All’s fair in love and war, but business is supposed to have rules. Just don’t tell that to Eugene Kaspersky, the founder of cyber security giant Kaspersky Lab, who believes in making up his own rules according to a couple of ex-employees.
Two former employees have come out this week to claim that Kaspersky Lab had a long-term program in place to develop malware that would damage rival security firms by tricking their antivirus programs into classifying normal files as malicious.
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The ex-Kaspersky employees say the long-term campaign targeted Microsoft, AVG Technologies, Avast Software and other rivals, and successfully tricked a number of them into deleting or damaging files on their customers’ devices.
Apparently, a few of the malware programs were specifically ordered by co-founder Eugene Kaspersky to get revenge on up and coming rivals he felt had copied his software instead of developing their own.
Statement from Kaspersky Lab
In a statement on Friday, Kaspersky Lab denied that it had ever tricked competitors into making false positives.
“Our company has never conducted any secret campaign to trick competitors into generating false positives to damage their market standing,” Kaspersky noted in its statement. “Such actions are unethical, dishonest and their legality is at least questionable.”
More on alleged Kaspersky Lab malware targeting rivals
Microsoft, AVG and Avast have complained to both the media and government authorities that unknown parties had been trying to create false positives for several years now. When contacted by Reuters, they had no comment on the recent allegations from ex-employees that Kaspersky Lab had been spoofing them.
The two former employees also noted that the desire to increase market share was a part of Kaspersky’s choice of competitors to sabotage.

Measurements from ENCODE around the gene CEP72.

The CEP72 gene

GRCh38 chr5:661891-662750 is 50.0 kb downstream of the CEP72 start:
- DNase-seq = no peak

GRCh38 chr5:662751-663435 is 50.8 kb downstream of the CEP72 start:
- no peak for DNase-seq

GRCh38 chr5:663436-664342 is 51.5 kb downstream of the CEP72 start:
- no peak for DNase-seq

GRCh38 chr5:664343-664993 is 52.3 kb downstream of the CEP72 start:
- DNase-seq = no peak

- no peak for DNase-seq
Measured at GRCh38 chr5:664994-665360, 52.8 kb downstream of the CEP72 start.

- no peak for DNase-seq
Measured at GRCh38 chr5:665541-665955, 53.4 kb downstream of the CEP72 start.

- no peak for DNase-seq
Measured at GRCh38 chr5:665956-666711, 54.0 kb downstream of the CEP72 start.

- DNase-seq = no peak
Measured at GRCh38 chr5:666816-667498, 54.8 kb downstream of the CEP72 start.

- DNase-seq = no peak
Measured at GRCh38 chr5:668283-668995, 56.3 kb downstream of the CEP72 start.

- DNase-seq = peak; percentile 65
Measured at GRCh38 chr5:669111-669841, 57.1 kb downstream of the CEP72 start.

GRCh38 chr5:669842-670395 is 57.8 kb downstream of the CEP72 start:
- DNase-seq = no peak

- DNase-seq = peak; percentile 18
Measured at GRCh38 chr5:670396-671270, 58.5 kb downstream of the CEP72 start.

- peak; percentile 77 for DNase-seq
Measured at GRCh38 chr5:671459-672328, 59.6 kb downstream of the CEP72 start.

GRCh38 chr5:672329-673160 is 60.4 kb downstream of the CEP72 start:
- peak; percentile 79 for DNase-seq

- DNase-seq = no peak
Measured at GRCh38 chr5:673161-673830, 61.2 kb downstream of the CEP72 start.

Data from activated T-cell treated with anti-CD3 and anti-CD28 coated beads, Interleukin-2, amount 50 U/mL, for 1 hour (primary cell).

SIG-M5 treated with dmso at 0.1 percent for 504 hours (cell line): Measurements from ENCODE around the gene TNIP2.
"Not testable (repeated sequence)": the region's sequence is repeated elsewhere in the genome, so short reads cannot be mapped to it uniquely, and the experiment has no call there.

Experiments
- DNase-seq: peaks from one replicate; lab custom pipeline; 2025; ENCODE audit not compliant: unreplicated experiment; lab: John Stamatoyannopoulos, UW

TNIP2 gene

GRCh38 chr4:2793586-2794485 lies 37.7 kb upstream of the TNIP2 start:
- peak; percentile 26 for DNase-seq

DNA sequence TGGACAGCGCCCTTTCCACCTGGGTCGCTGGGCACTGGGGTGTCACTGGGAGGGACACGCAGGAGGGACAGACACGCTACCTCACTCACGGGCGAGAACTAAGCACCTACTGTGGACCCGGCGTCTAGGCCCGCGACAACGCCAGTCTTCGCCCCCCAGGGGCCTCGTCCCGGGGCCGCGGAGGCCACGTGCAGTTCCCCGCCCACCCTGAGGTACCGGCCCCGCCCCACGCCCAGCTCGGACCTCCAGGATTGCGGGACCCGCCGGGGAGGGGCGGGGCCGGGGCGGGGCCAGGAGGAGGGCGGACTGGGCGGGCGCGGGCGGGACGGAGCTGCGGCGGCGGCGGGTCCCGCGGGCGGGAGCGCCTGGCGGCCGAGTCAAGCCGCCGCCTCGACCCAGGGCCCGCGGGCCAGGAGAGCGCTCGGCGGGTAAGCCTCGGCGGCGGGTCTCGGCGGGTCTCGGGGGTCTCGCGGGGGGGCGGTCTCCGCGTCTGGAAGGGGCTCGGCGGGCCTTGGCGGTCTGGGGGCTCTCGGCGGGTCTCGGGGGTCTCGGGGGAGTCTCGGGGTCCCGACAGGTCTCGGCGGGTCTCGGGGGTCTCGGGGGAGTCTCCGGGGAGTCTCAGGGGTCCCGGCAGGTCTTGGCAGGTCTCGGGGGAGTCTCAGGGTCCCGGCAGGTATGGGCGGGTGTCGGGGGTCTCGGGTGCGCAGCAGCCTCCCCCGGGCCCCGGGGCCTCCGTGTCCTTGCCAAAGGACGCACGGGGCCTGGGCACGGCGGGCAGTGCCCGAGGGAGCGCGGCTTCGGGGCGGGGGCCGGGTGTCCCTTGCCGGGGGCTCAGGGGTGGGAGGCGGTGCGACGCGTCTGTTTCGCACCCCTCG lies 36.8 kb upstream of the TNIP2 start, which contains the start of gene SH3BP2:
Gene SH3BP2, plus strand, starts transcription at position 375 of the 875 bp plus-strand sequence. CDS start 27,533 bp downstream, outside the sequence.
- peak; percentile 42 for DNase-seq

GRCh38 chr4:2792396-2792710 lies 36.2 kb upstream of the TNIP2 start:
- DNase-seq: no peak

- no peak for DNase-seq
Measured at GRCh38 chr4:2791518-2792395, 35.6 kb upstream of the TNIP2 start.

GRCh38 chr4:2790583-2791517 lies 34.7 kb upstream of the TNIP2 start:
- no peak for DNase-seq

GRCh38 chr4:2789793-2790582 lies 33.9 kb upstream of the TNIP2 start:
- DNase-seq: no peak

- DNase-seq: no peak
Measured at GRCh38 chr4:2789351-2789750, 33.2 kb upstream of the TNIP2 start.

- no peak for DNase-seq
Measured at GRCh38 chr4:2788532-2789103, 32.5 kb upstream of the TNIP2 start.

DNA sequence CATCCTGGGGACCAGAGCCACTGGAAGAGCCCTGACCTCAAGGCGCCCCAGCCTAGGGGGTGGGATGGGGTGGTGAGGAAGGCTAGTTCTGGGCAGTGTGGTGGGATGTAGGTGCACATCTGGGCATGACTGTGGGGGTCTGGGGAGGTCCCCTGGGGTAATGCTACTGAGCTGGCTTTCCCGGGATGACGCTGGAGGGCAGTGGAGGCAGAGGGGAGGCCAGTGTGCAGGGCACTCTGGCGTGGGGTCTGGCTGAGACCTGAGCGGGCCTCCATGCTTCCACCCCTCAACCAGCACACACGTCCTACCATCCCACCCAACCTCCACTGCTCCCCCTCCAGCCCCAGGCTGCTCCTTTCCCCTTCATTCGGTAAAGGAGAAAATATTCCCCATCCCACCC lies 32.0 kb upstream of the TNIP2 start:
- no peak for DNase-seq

“It was decided to provide some problems” for rivals, one of the sources commented. “It is not only damaging for a competing company but also damaging for users’ computers.”
The ex-employees said just a few researchers were assigned to work on the rival malware projects to maintain secrecy.
They were working to reverse-engineer the virus detection software of rivals to determine how to fool them into identifying good files as malicious files.
Cybersecurity industry analysts point out that the opportunities for this kind of sabotage have grown dramatically over the last 15 years as cyber security companies have begun sharing more information with each other. The last decade has seen these firms cross licensing virus-detection engines, exchanging samples of malware and forwarding suspicious files to third-party aggregators such as Google’s VirusTotal.
Security companies could more quickly identify new viruses and other malicious content with this kind of cooperative sharing. However, the collaboration also led to a few firms “borrowing” heavily from others instead of developing their own techniques.
Kaspersky Lab first began complaining about copycats in 2010, and called for respect intellectual property as data-sharing became the norm in the industry.
In fact, in early 2010 Kaspersky ran an experiment where it created 10 harmless files and told VirusTotal that it regarded them as malicious. In just over a week, all 10 files were declared dangerous by 14 security companies that had blindly followed Kaspersky’s lead, based on a presentation by senior Kaspersky analyst Magnus Kalkuhl at the end of January 2010.
However, when Kaspersky’s complaints did not lead to any real change in the industry, that was when Kaspersky started getting serious about its sabotage campaign, according to the ex-employees.